Last quarter, I chose 10 movies that could enhance college classes across the Globe University-La Crosse curriculum. This time I have stuck with general education courses, specifically those in the humanities, communications, and social sciences. This quarter at Globe University-La Crosse our schedule was heavy on general electives, which provide more opportunity to apply movies in the form of fiction.
For a bachelor’s degree, a student must successfully complete two of each of the following general electives: humanities, social sciences, natural sciences, and communications. An associate degree requires one from each of the aforementioned categories. Each of the following common college classes are paired with two movie options:
Creative Writing is a course many students look forward to taking because it’s different than the typical writing students are expected to do at the college level. Two movies that relate to the idea of Creative Writing are “Big Fish” (2003) and “Midnight in Paris” (2011).
“Big Fish” is the story of a father, a known storyteller, telling about his life (again) during his last days. One comes to find that in this story, like many of its type, reality is what you see it to be. If seeing life in metaphors makes it more interesting and livable, then why not accept the fiction in the reality. Likewise, “Midnight in Paris” tells the story of a man whose reality is a bit skewed, but for him, he is stepping into the past to find that even the golden age wasn’t a golden age to those who were living it. To create a world beyond reality is at the heart of creative writing. Even in creative nonfiction, the writer needs to have a lightness of spirit to bring the words to life.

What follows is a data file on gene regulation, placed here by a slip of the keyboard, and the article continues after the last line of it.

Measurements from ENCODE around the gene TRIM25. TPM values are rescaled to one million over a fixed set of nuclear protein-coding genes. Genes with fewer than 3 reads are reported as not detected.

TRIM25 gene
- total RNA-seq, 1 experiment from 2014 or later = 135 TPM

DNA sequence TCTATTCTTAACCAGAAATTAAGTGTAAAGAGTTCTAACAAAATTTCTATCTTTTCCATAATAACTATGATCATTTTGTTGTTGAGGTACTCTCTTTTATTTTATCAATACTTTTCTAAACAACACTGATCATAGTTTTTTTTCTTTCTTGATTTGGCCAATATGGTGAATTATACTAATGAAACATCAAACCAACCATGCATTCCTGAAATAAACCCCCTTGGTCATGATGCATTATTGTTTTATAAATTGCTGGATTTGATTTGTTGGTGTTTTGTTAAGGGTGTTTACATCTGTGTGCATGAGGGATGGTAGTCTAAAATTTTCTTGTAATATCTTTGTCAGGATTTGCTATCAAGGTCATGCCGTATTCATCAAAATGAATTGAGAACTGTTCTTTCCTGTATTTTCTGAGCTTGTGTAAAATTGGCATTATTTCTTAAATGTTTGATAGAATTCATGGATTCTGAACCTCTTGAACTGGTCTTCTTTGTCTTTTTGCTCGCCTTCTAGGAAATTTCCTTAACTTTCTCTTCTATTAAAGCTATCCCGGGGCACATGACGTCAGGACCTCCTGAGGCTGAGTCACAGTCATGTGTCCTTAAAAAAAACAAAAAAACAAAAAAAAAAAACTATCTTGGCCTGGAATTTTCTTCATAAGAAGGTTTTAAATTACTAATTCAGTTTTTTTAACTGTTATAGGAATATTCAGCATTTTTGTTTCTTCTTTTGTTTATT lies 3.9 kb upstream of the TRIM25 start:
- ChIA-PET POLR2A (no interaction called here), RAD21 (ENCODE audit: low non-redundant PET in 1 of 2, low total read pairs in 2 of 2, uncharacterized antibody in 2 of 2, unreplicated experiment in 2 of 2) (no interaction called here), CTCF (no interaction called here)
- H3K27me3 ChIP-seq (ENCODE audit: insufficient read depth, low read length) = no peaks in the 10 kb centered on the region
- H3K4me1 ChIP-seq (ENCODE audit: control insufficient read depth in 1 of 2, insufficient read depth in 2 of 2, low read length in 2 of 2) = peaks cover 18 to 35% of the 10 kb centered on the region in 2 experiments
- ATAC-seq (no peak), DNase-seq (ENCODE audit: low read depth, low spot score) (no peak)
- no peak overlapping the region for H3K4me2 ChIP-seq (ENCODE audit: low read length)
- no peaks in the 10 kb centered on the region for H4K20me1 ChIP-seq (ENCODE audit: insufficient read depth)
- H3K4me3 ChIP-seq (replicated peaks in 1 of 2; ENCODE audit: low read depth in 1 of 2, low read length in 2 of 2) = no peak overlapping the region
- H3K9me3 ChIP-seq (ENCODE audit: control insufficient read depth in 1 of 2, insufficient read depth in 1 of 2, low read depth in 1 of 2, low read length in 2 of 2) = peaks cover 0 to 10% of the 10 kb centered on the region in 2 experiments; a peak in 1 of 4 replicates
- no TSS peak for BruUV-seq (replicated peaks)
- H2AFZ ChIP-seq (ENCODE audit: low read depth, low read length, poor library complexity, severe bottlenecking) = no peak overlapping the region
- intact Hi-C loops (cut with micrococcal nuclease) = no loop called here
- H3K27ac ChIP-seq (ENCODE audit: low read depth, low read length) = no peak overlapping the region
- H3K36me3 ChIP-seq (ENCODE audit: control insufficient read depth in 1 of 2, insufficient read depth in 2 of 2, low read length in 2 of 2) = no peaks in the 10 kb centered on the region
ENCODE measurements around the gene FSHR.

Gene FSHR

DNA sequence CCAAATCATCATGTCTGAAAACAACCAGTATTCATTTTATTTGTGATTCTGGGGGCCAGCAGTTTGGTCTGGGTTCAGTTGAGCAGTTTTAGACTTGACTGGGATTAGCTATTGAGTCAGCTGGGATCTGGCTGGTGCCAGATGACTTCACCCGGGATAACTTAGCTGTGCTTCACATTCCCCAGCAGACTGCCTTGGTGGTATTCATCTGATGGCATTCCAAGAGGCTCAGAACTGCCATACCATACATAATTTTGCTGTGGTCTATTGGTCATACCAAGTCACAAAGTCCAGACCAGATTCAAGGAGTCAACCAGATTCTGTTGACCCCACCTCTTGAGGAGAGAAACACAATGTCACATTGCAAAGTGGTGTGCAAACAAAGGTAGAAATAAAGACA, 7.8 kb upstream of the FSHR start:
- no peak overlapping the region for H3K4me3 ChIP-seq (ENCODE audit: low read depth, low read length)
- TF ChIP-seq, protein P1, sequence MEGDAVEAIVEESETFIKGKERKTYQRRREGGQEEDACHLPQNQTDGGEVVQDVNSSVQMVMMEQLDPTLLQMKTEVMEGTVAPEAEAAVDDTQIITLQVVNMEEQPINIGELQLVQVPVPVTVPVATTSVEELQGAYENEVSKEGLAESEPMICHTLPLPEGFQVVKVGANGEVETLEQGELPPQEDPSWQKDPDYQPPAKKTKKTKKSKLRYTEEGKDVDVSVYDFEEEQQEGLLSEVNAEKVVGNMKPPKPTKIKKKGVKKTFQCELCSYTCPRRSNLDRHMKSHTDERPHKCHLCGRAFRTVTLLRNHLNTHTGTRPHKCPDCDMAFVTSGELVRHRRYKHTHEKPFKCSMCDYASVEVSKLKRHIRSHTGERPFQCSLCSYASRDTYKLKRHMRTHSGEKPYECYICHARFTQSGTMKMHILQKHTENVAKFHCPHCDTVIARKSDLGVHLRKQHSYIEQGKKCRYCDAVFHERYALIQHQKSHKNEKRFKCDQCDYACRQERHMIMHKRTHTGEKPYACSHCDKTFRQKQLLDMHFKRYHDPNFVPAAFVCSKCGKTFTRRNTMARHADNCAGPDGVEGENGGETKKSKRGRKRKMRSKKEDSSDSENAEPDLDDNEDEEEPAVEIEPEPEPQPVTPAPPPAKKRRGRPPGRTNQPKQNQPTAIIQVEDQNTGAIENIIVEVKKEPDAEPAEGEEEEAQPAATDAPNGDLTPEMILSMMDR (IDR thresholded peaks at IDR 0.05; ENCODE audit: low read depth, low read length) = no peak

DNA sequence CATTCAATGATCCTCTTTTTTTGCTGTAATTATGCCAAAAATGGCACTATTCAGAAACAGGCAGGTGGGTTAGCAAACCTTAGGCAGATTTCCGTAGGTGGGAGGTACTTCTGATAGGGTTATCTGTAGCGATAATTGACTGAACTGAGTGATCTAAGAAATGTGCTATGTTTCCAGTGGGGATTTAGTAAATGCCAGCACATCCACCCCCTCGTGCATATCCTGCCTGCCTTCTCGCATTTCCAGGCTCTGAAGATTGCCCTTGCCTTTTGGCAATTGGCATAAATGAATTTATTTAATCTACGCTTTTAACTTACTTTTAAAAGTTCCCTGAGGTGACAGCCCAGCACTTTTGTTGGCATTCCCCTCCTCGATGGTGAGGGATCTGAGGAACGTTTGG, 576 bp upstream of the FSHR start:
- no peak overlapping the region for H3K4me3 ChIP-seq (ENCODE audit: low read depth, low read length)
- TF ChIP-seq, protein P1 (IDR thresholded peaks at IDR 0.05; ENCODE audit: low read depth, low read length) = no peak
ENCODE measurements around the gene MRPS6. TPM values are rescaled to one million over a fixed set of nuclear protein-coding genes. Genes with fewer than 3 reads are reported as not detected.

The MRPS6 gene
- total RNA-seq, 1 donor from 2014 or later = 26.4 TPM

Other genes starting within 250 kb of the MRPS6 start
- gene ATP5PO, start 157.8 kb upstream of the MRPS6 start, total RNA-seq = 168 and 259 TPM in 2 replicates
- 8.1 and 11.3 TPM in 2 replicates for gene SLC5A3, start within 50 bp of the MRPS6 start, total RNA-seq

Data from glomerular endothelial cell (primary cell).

Ethics may sound like a terribly boring course to take, but with an instructor like Jodie Liedke at Globe University-La Crosse, it is anything but boring. Want a taste of what a course like Ethics might cover? I would suggest watching “GATTACA” (1998).
“GATTACA” is a movie that delves into genetic engineering of people, and the resulting prejudices that come from it. It depicts a man who commits identity fraud to achieve his dreams. Another movie that might give the flavor of an Ethics course would be “The Graduate” (1967). This movie is about a young college graduate who returns home and ends up in an affair with a much older woman. He eventually falls in love with the woman’s daughter, who is his contemporary. What occurs throughout gives the mind many things to think about in the area of ethics. Is their relationship right or wrong; does age matter in a relationship; is it okay to date a mother and a daughter; is Mrs. Robinson’s seduction of Benjamin ethical or unethical?
Introduction to Psychology may seem to be a class that is the old standby for general education credits. What is interesting about Introduction to Psychology is many students think that it is going to be about Freud and psychoanalysis. Psychology of the past may have been that, but in more recent years many of Freud’s theories have been debunked. Although his ideas about dreams and sexuality still have merit in the understanding of where psychology as a field has come from, there is so much more than the Oedipus-complex to modern psychology.